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5 Tips for New Consultants

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Thu Jul 21 2016

5 Tips for New Consultants
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Many people are attracted to consulting because they enjoy analyzing problems and helping others work more happily and productively. Others have consulting thrust upon them as they rise through the ranks in an internal training department and begin to work on the design side. Regardless of how they landed the role, new consultants tend to believe that assembling convincing data and crafting compelling solutions are all that’s necessary to succeed. Surely their clients will take one look and fall in line, right?

Wrong. Excellent work is just the starting place. If you don’t have superlative people management skills too, your assessments—and assignments—may not work. Enter the Consulting Skills Certificate, ATD’s online course that can help you wise up in a hurry about how to succeed as a consultant inside or outside an organization.

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During the Consulting Skills Certificate course, we thoroughly explore how to manage the consulting process from beginning to end while delivering value to the customer—and heading off trouble. ATD’s instructors for this course, including myself, are consultants who have fielded most of the curveballs a client (both internal and external) could throw. What’s more, attending these courses are other experienced consultants happy to share their expertise as well. We all learn from each other.

I encourage you to attend the Consulting Skills Certificate. It will exponentially increase your confidence to understand the entire consulting cycle—and know what you need to be doing in each phase. Experienced consultants already familiar with the phases will benefit from refining their processes and meeting other highly placed consultants from all over the country (and sometimes the globe).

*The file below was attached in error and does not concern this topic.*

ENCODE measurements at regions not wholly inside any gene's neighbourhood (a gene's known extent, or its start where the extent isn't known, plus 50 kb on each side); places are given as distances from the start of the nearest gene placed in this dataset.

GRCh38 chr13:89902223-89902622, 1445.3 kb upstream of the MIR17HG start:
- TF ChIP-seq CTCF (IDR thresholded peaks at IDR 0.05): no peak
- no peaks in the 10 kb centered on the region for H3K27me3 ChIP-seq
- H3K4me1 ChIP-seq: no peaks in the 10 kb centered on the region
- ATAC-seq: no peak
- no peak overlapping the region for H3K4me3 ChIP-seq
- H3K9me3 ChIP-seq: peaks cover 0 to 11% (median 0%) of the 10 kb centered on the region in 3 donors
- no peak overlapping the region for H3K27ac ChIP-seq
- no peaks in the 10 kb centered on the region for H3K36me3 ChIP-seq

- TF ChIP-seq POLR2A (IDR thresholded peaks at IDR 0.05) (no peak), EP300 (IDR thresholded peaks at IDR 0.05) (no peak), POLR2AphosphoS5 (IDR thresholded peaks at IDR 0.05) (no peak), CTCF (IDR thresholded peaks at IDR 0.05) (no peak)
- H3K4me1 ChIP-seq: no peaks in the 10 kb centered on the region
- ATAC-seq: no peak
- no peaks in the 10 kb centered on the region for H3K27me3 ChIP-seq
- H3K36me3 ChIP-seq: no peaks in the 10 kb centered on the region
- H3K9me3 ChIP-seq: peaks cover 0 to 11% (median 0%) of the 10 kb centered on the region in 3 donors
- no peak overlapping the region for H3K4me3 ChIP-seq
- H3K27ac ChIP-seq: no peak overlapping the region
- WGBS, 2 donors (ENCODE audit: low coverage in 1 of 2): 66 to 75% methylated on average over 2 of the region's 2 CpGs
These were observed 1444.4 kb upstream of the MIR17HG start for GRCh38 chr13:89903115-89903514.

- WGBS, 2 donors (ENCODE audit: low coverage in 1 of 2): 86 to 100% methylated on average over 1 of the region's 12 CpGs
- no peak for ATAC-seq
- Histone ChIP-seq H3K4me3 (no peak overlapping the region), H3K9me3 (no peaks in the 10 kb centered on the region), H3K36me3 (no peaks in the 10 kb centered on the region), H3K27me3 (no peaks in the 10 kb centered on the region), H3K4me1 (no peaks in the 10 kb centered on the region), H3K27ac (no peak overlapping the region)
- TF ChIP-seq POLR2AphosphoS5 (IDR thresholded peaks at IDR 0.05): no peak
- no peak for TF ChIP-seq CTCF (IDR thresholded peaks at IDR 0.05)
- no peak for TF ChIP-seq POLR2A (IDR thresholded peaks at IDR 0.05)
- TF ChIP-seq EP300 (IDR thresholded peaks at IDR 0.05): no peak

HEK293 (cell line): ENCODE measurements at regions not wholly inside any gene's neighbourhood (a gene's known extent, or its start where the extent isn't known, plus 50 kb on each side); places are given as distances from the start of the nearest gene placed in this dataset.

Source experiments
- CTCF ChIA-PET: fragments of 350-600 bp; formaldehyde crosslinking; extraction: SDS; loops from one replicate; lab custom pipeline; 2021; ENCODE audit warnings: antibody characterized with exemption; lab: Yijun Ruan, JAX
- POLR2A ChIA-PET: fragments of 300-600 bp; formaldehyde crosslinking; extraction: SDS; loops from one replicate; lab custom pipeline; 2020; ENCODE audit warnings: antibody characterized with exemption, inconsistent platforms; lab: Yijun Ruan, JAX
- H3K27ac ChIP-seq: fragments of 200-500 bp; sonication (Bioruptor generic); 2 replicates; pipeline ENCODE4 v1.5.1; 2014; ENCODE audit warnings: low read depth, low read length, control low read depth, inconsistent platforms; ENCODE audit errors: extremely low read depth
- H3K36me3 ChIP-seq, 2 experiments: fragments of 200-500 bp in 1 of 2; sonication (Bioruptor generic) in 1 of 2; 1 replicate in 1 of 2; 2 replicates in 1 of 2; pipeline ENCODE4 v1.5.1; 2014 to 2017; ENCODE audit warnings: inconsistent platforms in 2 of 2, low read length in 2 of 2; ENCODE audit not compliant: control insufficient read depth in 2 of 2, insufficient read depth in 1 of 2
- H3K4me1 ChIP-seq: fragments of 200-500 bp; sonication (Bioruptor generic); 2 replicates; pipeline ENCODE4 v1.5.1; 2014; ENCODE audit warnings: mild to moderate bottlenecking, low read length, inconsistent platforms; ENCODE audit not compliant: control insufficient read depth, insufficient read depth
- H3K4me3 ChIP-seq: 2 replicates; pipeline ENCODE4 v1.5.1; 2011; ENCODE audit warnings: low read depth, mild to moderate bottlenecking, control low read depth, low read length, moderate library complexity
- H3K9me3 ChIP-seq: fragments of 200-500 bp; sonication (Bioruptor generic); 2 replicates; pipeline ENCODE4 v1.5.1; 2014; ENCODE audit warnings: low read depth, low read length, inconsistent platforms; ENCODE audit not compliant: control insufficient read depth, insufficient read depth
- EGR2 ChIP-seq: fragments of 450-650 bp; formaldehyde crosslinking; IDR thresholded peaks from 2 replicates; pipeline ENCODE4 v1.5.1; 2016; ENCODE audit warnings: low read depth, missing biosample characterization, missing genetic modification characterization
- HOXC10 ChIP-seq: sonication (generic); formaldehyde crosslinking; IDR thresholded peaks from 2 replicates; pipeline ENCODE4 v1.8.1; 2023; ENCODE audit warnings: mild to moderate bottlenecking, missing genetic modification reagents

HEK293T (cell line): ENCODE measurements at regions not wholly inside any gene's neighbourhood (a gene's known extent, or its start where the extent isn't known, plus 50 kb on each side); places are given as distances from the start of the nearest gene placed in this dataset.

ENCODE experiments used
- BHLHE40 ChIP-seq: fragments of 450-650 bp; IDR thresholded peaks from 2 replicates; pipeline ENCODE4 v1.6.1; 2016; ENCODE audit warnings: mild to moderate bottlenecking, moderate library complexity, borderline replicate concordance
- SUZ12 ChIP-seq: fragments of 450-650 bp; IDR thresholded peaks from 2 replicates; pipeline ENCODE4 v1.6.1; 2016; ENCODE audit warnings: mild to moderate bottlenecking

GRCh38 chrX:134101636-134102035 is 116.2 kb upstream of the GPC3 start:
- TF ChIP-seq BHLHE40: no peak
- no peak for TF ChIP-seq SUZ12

I hope to see you in a virtual session soon. In the meantime, here are five things every new consultant should know:

#1. What the client says is the problem is rarely the real problem. 

Managers often conclude that the front line needs training because they’re not doing what organizational leaders want, so they want their consultant to develop a training course to fix this. Chances are, though, that the real problem is lack of effective communication or some other managerial skills on the part of the bosses. You’ll need to know how to discuss sensitive topics and sometimes push back.

#2. Sometimes clients say they’re ready for change when they really aren’t.  

Learn to recognize the warning signs; you may need to encourage them to defer the project.

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#3. Resistance is almost always rooted in emotion. 

When your client disputes your findings and recommendations (and we’re assuming you’ve offered them with tact and a genuine desire to help), just rewording and repeating what you already said won’t convince her. Scary as it is, you have to find out what’s bugging her. It’s very unlikely to be your methods or your data, even if that’s what she says it is at first. Dig deeper.

#4. Thou shalt network. 

If you’re an internal consultant, you need to cultivate relationships with people you can depend on for information and support. Get to know your organization and the people in it. If you’re external, stay in touch with your clients and with others in the training field. You want them to remember you and your great work as they move among different organizations.

#5. You cannot be all things to all people.  

Some consultants begin by saying “yes” to everything because they’re hungry for work. But if your specialty is career coaching, don’t take on a customer service reform project just because you happen to be in someone’s office at the moment he thinks of it. Say it’s not your area of expertise and offer him a referral (yet, another reason to network).

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